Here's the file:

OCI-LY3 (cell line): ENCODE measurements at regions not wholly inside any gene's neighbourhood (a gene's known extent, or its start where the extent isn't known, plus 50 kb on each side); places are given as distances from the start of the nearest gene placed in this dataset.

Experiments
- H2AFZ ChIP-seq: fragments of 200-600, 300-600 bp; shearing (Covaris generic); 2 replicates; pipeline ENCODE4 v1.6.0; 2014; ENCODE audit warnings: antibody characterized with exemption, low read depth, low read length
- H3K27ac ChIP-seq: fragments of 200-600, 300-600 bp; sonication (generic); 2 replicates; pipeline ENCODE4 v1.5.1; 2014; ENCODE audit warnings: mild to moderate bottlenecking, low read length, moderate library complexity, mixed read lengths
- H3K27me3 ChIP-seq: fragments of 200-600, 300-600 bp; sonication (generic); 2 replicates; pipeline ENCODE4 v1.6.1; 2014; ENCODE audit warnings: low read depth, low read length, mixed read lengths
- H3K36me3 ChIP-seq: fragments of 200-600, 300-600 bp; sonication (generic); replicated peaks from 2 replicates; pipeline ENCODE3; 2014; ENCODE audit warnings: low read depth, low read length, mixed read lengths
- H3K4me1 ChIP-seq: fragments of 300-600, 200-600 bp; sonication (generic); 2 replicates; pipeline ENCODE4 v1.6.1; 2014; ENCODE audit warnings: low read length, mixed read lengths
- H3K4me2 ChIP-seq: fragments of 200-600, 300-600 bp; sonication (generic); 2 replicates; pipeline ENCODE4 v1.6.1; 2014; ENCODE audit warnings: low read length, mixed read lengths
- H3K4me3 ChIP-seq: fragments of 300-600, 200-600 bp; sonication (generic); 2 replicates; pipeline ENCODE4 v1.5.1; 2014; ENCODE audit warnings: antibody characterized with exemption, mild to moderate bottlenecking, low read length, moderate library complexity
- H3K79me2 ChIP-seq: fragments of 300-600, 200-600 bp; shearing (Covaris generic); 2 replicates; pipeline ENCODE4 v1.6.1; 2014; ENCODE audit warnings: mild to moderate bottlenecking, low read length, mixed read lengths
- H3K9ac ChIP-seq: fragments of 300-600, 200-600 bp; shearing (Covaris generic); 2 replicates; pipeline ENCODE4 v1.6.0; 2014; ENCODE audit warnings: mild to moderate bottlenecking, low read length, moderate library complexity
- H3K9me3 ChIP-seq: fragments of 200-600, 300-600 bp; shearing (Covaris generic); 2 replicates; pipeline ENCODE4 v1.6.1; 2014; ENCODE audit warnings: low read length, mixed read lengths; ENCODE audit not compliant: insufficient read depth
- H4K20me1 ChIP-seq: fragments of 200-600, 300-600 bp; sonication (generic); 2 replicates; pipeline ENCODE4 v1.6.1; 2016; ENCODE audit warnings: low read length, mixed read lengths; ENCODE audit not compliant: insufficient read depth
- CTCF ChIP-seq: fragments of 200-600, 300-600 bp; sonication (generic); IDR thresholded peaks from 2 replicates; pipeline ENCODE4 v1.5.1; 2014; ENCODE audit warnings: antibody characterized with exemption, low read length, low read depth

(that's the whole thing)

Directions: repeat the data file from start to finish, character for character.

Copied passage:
OCI-LY3 (cell line): ENCODE measurements at regions not wholly inside any gene's neighbourhood (a gene's known extent, or its start where the extent isn't known, plus 50 kb on each side); places are given as distances from the start of the nearest gene placed in this dataset.

Experiments
- H2AFZ ChIP-seq: fragments of 200-600, 300-600 bp; shearing (Covaris generic); 2 replicates; pipeline ENCODE4 v1.6.0; 2014; ENCODE audit warnings: antibody characterized with exemption, low read depth, low read length
- H3K27ac ChIP-seq: fragments of 200-600, 300-600 bp; sonication (generic); 2 replicates; pipeline ENCODE4 v1.5.1; 2014; ENCODE audit warnings: mild to moderate bottlenecking, low read length, moderate library complexity, mixed read lengths
- H3K27me3 ChIP-seq: fragments of 200-600, 300-600 bp; sonication (generic); 2 replicates; pipeline ENCODE4 v1.6.1; 2014; ENCODE audit warnings: low read depth, low read length, mixed read lengths
- H3K36me3 ChIP-seq: fragments of 200-600, 300-600 bp; sonication (generic); replicated peaks from 2 replicates; pipeline ENCODE3; 2014; ENCODE audit warnings: low read depth, low read length, mixed read lengths
- H3K4me1 ChIP-seq: fragments of 300-600, 200-600 bp; sonication (generic); 2 replicates; pipeline ENCODE4 v1.6.1; 2014; ENCODE audit warnings: low read length, mixed read lengths
- H3K4me2 ChIP-seq: fragments of 200-600, 300-600 bp; sonication (generic); 2 replicates; pipeline ENCODE4 v1.6.1; 2014; ENCODE audit warnings: low read length, mixed read lengths
- H3K4me3 ChIP-seq: fragments of 300-600, 200-600 bp; sonication (generic); 2 replicates; pipeline ENCODE4 v1.5.1; 2014; ENCODE audit warnings: antibody characterized with exemption, mild to moderate bottlenecking, low read length, moderate library complexity
- H3K79me2 ChIP-seq: fragments of 300-600, 200-600 bp; shearing (Covaris generic); 2 replicates; pipeline ENCODE4 v1.6.1; 2014; ENCODE audit warnings: mild to moderate bottlenecking, low read length, mixed read lengths
- H3K9ac ChIP-seq: fragments of 300-600, 200-600 bp; shearing (Covaris generic); 2 replicates; pipeline ENCODE4 v1.6.0; 2014; ENCODE audit warnings: mild to moderate bottlenecking, low read length, moderate library complexity
- H3K9me3 ChIP-seq: fragments of 200-600, 300-600 bp; shearing (Covaris generic); 2 replicates; pipeline ENCODE4 v1.6.1; 2014; ENCODE audit warnings: low read length, mixed read lengths; ENCODE audit not compliant: insufficient read depth
- H4K20me1 ChIP-seq: fragments of 200-600, 300-600 bp; sonication (generic); 2 replicates; pipeline ENCODE4 v1.6.1; 2016; ENCODE audit warnings: low read length, mixed read lengths; ENCODE audit not compliant: insufficient read depth
- CTCF ChIP-seq: fragments of 200-600, 300-600 bp; sonication (generic); IDR thresholded peaks from 2 replicates; pipeline ENCODE4 v1.5.1; 2014; ENCODE audit warnings: antibody characterized with exemption, low read length, low read depth